"Hey, Joanne," Roger offered what might have passed for a smile in L.A. but looked more like a grimace.

"I saw this." Joanne held out the magazine.

"Everyone has seen that." Roger's eyes seemed almost dead. "I fucked up."

"You want to go inside and talk?" Joanne rested her hand on his shoulder.

"I want to get the hell out of here," Roger admitted. "Get some food, some coffee."

"Grab your stuff, and you can call reception and check out on our way out," Joanne said.

Fifteen minutes later, speeding away in the shiny, black car supplied by the hotel, Roger jabbed his phone angrily with his finger, listening to message after message, his eyes sad and angry and hurt all at once.

"Fuck," he swore after he finished dealing with the hotel. "Damnit."

"What?" Joanne looked up from her Palm Pilot, where she was sending emails to the office. If she was lucky, she could convince the office sorting out Roger was a pro bono case so that she didn't have to dump him and run back to the office.

"My manager called. My running away to New York looked really bad," Roger glared at the phone. "So, the band wants me to walk away. Say I lied to everyone, maybe get a book deal, and fade into fuckin' obscurity."

Joanne looked at Roger with sympathy. He'd given his all to his music and suddenly everything was breaking and he was left with nothing.

"Calm down," Joanne ordered as the car pulled up. "We'll get breakfast and talk. If the band wants you to leave, I can make sure you walk away with the rights to your songs."

"What about my dignity? And the truth?" Roger grumbled as he climbed out of the car. "Here?"

"Best pancakes in Manhattan," Joanne walked through the doors of the Life café. "And don't worry – it's barely ten in the morning. No one will see you."

"Reassuring," Roger muttered, taking a seat opposite Joanne, waving the menus away from the waiter and ordering whilst sending messages on his phone. Half an hour, three coffees and a pile of eggs later, Roger's mood had improved marginally.

"Why did you come back, Roger?" Joanne asked softly. "You hurt everyone."

"I… you see that article?" Roger slumped in his seat and began spooning sugar into his coffee. "How I became this jackass who only cared about drugs and partying. It's not true, but they said how I was sacrificing my life for smack, and I thought, I gave up my friends for my music, and this is what I get? And… I stared at that god-damned magazine and just thought if Angel was here… and I needed to come home." He drank some coffee. "If that makes sense."

"Divine justice," Joanne grimaced and pulled some money from her wallet. At Roger's startled look, she smiled genuinely. "Maureen was sitting in on some of Collins' philosophy classes when we thought he was getting too sick. He's fine now, just got back from Boston, but Maureen's caught on to some of his ideas. Come on, they should all be up by now."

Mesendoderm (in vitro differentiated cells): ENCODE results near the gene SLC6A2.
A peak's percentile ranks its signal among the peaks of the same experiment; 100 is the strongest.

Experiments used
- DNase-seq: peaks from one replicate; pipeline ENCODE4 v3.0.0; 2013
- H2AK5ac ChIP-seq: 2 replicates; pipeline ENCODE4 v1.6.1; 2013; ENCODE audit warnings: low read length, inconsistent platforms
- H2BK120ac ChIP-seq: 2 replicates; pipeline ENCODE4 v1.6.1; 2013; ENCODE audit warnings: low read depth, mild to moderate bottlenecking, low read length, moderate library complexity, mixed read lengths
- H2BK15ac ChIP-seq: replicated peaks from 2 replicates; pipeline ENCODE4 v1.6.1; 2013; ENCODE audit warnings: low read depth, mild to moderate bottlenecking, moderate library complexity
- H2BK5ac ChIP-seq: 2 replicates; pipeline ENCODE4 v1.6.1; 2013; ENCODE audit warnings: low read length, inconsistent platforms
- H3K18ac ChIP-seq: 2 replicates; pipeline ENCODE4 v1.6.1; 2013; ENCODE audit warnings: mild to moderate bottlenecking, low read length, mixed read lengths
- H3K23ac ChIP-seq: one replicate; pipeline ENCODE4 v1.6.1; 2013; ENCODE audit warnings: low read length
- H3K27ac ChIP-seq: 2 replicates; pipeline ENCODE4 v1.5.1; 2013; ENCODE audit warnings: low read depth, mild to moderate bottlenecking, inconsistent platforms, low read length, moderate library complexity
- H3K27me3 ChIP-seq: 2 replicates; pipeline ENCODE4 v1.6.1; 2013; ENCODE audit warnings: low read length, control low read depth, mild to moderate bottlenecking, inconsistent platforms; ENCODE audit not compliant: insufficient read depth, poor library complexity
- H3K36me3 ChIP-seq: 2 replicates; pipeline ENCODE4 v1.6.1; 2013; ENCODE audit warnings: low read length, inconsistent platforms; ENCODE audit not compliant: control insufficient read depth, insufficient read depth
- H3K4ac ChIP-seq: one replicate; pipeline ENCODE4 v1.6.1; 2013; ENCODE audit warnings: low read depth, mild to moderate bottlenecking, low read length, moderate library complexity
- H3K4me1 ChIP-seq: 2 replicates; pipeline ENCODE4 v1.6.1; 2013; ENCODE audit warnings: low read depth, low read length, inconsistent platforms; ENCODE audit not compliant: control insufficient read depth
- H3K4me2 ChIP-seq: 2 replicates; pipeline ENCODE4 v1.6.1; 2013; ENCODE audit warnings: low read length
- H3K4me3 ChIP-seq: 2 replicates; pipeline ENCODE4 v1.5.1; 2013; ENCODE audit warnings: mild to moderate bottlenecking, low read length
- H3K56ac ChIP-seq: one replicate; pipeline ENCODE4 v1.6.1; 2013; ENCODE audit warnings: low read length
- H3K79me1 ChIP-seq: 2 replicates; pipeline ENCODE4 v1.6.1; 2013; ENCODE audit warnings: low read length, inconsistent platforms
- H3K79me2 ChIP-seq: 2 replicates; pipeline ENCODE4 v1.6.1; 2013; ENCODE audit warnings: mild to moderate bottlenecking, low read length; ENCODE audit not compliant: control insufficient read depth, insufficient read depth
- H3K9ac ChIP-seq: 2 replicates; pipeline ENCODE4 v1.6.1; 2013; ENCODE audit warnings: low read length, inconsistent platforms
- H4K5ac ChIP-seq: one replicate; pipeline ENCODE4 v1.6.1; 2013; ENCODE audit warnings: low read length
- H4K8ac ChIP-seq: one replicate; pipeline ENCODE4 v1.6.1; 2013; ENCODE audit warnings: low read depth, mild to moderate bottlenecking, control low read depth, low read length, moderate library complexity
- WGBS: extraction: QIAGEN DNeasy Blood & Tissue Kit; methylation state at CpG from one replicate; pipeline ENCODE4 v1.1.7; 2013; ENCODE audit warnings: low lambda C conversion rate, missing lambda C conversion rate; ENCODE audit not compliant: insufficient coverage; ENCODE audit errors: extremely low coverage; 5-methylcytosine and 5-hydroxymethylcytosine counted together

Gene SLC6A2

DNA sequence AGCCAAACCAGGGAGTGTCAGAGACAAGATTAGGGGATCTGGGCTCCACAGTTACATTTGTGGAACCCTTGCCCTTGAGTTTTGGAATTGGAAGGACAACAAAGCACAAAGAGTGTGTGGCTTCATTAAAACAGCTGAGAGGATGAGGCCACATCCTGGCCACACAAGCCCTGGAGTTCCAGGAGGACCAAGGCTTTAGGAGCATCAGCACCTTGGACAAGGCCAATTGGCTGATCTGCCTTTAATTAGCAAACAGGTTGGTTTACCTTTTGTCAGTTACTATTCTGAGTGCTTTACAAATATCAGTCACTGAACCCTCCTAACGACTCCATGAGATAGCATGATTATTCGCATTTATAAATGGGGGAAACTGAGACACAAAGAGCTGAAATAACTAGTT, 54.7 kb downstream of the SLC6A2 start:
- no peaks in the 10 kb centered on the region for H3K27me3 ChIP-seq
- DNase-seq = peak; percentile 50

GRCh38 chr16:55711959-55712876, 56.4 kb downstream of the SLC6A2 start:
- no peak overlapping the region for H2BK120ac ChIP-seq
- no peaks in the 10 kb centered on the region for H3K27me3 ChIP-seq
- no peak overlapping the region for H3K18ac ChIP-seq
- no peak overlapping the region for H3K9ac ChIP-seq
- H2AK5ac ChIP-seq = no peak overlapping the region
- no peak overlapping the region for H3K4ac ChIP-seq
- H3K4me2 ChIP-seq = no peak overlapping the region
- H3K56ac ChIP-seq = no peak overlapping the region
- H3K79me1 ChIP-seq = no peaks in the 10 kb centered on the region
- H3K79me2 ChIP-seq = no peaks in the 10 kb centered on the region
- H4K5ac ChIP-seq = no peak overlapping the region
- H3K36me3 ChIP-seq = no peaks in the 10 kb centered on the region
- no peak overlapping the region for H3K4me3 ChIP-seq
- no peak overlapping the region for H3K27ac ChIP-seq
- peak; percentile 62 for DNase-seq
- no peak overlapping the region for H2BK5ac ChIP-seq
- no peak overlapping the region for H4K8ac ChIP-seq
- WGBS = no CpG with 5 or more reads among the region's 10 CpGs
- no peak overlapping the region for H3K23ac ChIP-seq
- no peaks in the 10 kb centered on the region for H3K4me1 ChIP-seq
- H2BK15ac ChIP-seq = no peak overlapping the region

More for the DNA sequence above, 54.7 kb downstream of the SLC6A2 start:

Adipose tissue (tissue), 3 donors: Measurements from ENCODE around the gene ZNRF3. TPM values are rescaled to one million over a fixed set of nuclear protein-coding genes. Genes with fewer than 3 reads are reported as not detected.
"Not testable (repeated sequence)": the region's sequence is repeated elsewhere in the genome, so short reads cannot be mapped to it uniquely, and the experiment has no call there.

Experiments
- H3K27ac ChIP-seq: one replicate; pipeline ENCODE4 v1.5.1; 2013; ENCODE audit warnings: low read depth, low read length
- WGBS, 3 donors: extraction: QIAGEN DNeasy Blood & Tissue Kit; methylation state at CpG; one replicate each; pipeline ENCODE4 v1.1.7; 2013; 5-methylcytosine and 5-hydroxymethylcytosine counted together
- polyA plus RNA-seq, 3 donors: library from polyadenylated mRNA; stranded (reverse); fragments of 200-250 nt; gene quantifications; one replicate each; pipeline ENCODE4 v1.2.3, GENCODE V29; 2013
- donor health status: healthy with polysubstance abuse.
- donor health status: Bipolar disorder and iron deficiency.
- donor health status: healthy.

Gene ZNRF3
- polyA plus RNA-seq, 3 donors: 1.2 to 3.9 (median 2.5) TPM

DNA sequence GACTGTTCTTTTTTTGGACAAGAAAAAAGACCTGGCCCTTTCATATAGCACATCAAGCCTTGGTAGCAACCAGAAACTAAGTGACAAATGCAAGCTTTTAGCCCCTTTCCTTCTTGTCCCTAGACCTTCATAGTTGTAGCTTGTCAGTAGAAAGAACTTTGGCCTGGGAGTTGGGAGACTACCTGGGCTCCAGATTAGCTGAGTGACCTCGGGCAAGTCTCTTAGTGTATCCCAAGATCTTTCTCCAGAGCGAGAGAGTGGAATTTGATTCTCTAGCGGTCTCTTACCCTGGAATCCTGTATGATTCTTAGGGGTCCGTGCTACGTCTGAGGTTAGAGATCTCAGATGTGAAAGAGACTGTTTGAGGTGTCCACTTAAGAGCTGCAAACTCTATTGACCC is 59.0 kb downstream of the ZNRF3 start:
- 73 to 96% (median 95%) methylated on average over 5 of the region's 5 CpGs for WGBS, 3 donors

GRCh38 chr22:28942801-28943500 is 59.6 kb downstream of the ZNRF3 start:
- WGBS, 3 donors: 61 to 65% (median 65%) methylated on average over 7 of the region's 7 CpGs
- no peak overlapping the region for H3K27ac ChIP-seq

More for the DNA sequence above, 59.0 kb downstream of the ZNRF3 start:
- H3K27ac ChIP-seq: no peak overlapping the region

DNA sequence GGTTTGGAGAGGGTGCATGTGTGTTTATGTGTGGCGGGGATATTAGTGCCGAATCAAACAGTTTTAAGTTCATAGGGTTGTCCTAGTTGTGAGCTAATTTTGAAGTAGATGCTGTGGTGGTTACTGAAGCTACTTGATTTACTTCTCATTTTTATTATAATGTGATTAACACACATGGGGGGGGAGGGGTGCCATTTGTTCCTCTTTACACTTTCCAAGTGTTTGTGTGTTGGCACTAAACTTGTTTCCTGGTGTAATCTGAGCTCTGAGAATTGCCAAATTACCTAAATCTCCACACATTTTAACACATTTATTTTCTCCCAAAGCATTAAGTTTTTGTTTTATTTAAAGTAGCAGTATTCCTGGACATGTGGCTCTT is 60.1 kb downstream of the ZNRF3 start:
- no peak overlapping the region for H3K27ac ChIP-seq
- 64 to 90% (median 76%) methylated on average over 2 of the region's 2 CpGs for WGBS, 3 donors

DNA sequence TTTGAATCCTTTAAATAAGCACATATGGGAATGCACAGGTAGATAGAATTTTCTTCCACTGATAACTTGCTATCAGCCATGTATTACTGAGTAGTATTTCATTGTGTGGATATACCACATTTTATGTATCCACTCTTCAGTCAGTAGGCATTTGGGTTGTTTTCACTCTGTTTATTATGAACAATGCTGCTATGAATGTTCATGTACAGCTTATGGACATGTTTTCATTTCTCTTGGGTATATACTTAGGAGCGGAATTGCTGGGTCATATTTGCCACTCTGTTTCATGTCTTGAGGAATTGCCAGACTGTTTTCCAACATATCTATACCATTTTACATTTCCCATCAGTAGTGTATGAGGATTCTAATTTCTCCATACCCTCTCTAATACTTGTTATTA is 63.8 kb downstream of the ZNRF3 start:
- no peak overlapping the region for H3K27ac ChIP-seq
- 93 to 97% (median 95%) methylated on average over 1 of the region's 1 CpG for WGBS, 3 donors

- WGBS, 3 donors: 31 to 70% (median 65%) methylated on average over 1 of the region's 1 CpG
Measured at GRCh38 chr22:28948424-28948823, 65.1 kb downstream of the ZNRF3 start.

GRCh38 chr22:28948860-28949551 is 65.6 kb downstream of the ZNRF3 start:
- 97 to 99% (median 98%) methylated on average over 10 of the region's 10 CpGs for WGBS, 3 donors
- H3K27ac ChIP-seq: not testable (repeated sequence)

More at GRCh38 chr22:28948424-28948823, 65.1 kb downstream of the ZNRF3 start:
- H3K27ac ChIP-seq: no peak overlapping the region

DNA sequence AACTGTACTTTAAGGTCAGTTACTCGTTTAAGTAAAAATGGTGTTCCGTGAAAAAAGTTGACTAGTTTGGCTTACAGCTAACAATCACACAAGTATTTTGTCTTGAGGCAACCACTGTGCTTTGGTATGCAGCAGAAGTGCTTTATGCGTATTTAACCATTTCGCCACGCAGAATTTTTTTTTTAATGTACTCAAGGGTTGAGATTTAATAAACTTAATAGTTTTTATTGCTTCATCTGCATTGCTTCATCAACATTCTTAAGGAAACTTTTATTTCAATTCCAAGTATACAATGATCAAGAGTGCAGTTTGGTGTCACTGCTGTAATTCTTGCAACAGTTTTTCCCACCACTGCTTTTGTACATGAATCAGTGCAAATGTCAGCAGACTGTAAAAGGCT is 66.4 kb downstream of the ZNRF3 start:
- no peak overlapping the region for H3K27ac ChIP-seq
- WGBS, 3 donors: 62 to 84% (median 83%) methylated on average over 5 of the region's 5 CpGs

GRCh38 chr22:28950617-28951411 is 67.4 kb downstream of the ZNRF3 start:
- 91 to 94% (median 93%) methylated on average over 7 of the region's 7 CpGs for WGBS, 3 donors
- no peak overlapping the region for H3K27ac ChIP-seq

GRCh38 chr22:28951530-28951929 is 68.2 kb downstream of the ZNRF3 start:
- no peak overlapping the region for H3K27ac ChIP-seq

"What?" Roger blinked at her.

"The Loft? Mark and Mimi should be up by now."

Roger was quiet on the walk back home, his sunglasses obscuring his face, almost hiding in the heavy leather jacket of his, and Joanne shook her head, likening him to a man walking towards the gallows.


When Roger had left, Mimi had finally given up her little apartment, and moved into the Loft with Mark and Collins when he was home. Neither of them had wanted to live alone, and somehow they had each come through for the other. It was a strange domestic arrangement that Benny always made jokes about when he came to collect the rent; over three long years, Mimi had become the younger sister that Mark had never had, and Mark had become the first man Mimi had truly trusted that hadn't let her down.

Mark was still working on his films, making a bit of money on the side giving classes about filming and editing at the Ryder Community Centre. Mimi still danced at the Cat Scratch Club, taking dance classes on Broadway when she could come up with the cash. Money was stretched to every dollar, especially with Mimi's clinic visits and AZT, but with Collins' return to the Loft and NYU, it would get easier.

'Hell,' Mark thought as he examined the fridge for breakfast foods, 'maybe this year we can do something great for Christmas. Extra reels of film for me, books and academic journals for Collins and some new clothes for Mimi.'

"Ugh," came a groan from the couch.

"Maureen?" Mimi came padding out of her room - once it was Roger's, but it had been a long time since Mark had thought of it as 'Roger's old room'.

"Aspirin," moaned the Maureen shaped lump from the couch. "Please. I think I'm dying."

"There's coffee on the stove, Maureen," Mark didn't turn around. "Did Joanne leave you here last night?"

"No," Maureen hurled herself off of the couch and dragged herself towards the alleged coffee.

"You came back to be hung over here?" Mimi beat her to the coffee with an evil grin, pouring herself a cup and moving it further away.

"How are you not dying?" Maureen whined, snatching at Mimi's mug. "No, Joanne and I both stayed here. She left this morning to change before work."

"I am the very picture of drinking in moderation," Mimi replied sweetly.